Wing Construction

Stub Wing Construction

revised Aug 13, 1998

I'm using the "new airfoil", the AS5046, on my airplane. If you don't know the story behind this family of low-drag airfoils developed especially for the KR2S, you really should read about the cooperative effort that created it at". You can also find free downloadable full-size template drawings for them there, as well.

Stub Wing Skins

I cut my airfoil templates out all in one piece, leaving humps over the spars in order to ensure that the airfoil template/rib remained accurate.

After triangular gussets were glued to the template/spar junction, the humps were sanded away, leaving an accurate airfoil template.

I'm creating wing skins with a 3/8" thickness and glassed on the inside surface. This makes a very strong skin, and leaves more room inside the wing for things like fuel and controls, and it's much stronger. I'm glassing the inside with one layer of 5.85 oz glass, while the outside gets a layer of carbon fiber. I'll glass the inside surface first, and then flox the skin in place before sanding the outside to contour. When everything is in place, I'll sand the whole outside of the wing to shape. This way, the inside glass surface provides a very stiff support for the foam so that it doesn't deflect while sanding, yielding an airfoil shape that more closely resembles the templates.

This sanding jig consists of two airfoil templates connected with 1"x2"s.

The foam is inserted.

Two minutes later, your inside surface is sanded.

These surfaces will become wing tanks, so I covered each with two layers of 6 oz BID, soaked with vinylester resin. In order to eliminate pinholes, I squeegeed peelply over the glass with liberal amounts of resin.

I'm using vinylster resin because it is reputed to be fuelproof. It sure can be a pain to work with though. It smells terrible (ventilation is positively required!) and gets sticky just about immediately. This is somewhat similar to the stuff that you buy at Walmart (but it's polyester) to fix your boat , and is what most people think of when you say "fiberglassing". The temperature sensitivity makes the stuff on your hands (gloves) gel quickly, so that everything you touch sticks to you. Things like the glass strings around the ragged edges of your fiberglass cloth. Set down the bottle of catalyst and it sticks to you, so it falls over and pours out everywhere. Just keep in mind that it can set up quickly, and plan accordingly.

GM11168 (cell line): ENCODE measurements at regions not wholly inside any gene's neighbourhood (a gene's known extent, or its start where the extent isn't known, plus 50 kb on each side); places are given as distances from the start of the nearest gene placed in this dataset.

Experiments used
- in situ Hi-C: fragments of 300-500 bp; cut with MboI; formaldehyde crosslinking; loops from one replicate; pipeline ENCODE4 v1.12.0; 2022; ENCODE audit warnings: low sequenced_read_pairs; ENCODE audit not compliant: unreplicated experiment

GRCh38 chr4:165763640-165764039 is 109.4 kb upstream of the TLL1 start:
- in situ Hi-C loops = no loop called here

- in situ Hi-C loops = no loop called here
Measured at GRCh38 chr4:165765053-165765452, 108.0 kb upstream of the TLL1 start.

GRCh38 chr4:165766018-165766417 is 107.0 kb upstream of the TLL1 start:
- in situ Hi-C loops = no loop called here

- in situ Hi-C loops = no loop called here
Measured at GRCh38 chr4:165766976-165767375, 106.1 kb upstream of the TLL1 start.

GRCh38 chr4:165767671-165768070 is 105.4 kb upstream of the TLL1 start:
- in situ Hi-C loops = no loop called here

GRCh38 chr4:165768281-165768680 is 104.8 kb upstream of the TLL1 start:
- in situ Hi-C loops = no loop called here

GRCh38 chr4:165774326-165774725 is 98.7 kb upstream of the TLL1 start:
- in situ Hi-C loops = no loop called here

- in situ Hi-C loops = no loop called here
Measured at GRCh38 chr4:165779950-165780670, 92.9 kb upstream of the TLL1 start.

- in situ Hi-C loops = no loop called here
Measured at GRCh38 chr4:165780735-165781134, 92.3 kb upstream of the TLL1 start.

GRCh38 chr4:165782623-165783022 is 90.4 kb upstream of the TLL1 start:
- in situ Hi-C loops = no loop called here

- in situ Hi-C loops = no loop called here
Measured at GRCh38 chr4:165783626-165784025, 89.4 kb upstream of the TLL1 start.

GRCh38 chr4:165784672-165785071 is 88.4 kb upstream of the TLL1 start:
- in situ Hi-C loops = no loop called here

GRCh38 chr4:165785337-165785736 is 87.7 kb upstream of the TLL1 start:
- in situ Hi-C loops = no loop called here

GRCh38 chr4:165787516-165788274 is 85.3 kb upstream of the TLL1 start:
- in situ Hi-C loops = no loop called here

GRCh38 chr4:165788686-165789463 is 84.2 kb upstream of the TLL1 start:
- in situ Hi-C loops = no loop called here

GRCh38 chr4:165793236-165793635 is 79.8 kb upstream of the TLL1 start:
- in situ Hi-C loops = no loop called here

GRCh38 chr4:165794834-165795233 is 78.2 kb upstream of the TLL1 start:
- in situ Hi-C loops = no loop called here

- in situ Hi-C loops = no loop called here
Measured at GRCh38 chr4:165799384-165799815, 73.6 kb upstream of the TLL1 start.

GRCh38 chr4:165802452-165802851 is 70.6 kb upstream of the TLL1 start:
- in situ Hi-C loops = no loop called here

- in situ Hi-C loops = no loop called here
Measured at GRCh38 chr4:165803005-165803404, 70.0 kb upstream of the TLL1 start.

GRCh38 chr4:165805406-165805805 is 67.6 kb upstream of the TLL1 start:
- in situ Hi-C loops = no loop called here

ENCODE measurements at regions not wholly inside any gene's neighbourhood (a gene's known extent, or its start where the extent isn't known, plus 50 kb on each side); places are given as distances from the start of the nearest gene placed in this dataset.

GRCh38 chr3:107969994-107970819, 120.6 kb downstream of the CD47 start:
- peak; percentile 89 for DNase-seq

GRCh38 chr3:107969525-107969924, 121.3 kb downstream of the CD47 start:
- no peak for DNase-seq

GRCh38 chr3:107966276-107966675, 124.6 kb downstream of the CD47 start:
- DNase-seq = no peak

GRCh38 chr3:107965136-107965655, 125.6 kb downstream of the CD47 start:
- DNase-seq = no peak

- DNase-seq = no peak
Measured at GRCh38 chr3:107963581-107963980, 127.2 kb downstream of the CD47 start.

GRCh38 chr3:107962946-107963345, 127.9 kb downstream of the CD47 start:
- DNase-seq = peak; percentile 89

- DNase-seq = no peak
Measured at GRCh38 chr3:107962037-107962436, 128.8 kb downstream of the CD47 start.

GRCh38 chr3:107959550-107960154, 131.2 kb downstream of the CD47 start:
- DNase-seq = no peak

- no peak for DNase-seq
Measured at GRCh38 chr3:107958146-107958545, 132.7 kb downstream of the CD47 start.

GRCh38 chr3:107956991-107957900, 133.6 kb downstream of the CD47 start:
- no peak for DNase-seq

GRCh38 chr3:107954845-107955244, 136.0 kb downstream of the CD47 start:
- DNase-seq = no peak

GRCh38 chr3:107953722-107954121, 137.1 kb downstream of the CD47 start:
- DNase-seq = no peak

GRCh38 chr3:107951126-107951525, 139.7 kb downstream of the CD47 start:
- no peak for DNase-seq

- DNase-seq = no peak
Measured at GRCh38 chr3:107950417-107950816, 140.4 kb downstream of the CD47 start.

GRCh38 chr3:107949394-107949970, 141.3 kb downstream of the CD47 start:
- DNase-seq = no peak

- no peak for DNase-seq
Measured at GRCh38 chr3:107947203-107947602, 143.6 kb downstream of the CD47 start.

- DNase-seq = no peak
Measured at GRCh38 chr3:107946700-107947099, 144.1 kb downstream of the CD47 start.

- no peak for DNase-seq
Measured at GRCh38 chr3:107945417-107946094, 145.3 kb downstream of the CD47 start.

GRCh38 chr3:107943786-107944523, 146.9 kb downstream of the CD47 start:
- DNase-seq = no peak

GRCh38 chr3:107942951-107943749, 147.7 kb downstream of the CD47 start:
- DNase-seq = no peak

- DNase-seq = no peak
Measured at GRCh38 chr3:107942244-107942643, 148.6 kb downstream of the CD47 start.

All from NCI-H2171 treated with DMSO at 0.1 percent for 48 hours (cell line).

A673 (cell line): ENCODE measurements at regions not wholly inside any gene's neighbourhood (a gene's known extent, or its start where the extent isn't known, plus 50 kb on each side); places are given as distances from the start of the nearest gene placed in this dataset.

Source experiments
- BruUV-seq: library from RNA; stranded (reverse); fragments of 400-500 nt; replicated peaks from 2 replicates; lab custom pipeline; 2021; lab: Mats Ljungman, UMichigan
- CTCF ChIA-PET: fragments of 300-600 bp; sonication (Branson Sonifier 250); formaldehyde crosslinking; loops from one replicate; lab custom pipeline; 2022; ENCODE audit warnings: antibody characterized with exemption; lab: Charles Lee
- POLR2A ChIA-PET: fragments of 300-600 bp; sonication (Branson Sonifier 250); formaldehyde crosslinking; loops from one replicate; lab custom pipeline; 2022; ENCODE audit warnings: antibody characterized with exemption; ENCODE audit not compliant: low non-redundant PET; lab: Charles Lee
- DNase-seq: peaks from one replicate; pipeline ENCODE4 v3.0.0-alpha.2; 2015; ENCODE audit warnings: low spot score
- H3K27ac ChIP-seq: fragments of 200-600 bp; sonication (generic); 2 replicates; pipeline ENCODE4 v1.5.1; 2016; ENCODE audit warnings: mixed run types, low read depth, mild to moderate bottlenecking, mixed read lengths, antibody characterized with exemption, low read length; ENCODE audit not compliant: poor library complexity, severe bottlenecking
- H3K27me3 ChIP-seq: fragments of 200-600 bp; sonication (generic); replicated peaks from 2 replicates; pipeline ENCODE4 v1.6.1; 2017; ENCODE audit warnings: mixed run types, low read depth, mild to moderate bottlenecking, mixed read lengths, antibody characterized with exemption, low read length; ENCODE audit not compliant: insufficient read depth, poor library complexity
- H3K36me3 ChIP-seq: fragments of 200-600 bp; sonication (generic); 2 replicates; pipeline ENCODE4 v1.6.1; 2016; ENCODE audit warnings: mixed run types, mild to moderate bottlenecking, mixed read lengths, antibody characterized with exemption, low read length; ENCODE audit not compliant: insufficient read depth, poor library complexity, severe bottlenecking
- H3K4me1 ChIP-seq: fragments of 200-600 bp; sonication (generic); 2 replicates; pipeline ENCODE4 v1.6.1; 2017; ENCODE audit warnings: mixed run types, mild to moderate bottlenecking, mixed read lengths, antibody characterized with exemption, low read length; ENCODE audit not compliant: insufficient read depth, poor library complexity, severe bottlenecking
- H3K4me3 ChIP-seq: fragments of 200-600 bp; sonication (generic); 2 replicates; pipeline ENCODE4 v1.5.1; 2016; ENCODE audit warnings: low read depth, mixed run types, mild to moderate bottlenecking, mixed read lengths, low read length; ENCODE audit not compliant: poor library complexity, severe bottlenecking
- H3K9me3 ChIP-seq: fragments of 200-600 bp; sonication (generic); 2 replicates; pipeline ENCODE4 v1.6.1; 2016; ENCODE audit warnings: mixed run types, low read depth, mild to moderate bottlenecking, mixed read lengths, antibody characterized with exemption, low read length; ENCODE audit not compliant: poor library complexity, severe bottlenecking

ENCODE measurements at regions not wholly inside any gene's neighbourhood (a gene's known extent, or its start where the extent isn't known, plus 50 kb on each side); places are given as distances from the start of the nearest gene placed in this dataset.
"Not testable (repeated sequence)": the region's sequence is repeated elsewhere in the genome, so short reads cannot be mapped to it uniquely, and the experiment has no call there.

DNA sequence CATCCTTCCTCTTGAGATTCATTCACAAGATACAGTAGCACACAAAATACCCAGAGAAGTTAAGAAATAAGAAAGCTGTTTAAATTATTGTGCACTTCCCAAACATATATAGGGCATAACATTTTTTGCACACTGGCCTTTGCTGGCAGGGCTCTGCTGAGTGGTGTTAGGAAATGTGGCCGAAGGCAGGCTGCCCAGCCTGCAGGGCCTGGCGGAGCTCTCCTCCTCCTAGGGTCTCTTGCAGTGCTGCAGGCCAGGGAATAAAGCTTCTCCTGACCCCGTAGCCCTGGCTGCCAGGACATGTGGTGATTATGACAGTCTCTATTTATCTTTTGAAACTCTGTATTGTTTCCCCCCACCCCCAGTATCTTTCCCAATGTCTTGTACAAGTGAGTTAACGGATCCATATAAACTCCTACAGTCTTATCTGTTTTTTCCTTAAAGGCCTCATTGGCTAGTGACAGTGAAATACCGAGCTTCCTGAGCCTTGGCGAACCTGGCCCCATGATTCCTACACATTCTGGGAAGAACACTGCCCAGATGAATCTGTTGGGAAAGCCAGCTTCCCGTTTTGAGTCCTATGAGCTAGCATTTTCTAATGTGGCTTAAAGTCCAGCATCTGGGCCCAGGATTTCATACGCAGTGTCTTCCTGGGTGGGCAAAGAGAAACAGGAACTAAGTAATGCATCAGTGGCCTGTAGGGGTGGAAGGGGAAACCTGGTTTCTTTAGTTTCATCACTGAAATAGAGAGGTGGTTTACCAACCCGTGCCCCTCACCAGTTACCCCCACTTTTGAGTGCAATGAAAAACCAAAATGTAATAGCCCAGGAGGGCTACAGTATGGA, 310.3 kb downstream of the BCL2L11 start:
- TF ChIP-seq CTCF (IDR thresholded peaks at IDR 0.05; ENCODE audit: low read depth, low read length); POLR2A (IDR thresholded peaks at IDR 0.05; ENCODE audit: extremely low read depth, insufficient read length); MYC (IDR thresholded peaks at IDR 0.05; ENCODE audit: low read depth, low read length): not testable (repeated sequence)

The tank sides were cut out of a sheet fiberglass/foam sandwich, which I made from 1/4" Lastofoam core with two layers 6 oz BID on each surface laid up on a sheet of glass. This yields a pinhole free surface that's smooth as glass. To make it, wax the glass, spray on PVA mold release, and lay up two layers of fiberglass on top of the glass. Then squeegee micro slurry into the foam, and squeegee the back of the foam to get the foam into contact with the glass. Now another layer of slurry to the remaining foam side, followed by two more layers of fiberglass and one of peelply. Let cure, peel away your new panel, and wash PVA away with water.

Since these particular wing skins will be the inside of a wing tank, I started with the top. Skin was protected by packing tape and positioned so that 3/8" to 1/2" of the skin was below the surface.

Clearance for wing attach fittings must be made in the panels which define the front and rear of the tank. Flox will potted around them prior to fastening the tank top. Side, front and rear panels were floxed to the spars and rib/templates, and flox fillets and glass tape applied to connect them all together. After cure, the top is popped back out, and the plane flipped over so that the bottom can be built permanently fastened in. After fuel lines, sending units, etc are installed, the top can be floxed back in place for a leakproof seal.

As usual, I'm doing things a little differently with my wings. Rather than the usual method of glueing 2" foam blocks in place and sanding and glassing the outside, I'm creating wingskins in place. This procedure involves a few more steps, but yields a much stronger wing surface. The end result is a skin that consists of an inner layer of glass (one BID), 1/2" of foam, and the usual number of outer layers (four on the leading edge, two every where else).

The first step is to create a sanding jig. I made mine from the airfoil plots, but with a 1/2" offset to the inside. I used spray glue to stick this plot to some particle board which was then cut out on the bandsaw. This cut isn't critical, since this is for the inside surface.

After making two of these, they were glued and screwed to a piece of 1 x 8 to create the jig.

2" urethane foam is then glued in place in the jig.

Hey, you don't think I'd leave out any details, do ya? Here's the other one lightly hot glued in place, with two part urethane foam (Wicks) in the joint between them.

Well, OK, I left out a few details. I sanded the inside to contour with a piece of 1 x 4 with 16 grit adhesive backed floor sanding paper stuck to it. This is the resulting inner skin, with the outside roughly sanded to shape. Actually, the bottom is sanded to final shape for mine, since I did something pretty stupid (and you may too, if you don't think about it first). When using the Diehl gear, if you install the gear first and epoxy the leg to the mount (like the directions say) how are you going to sand the lower part of the airfoil to contour with that gear leg in place???? I dunno either, so I did it off the wing, being very careful to make it perfect. The little Mahogony strips you see in the previous photos ensure that I'll be able to line up the airfoil with the ribs. The inner wing skin was a big help too.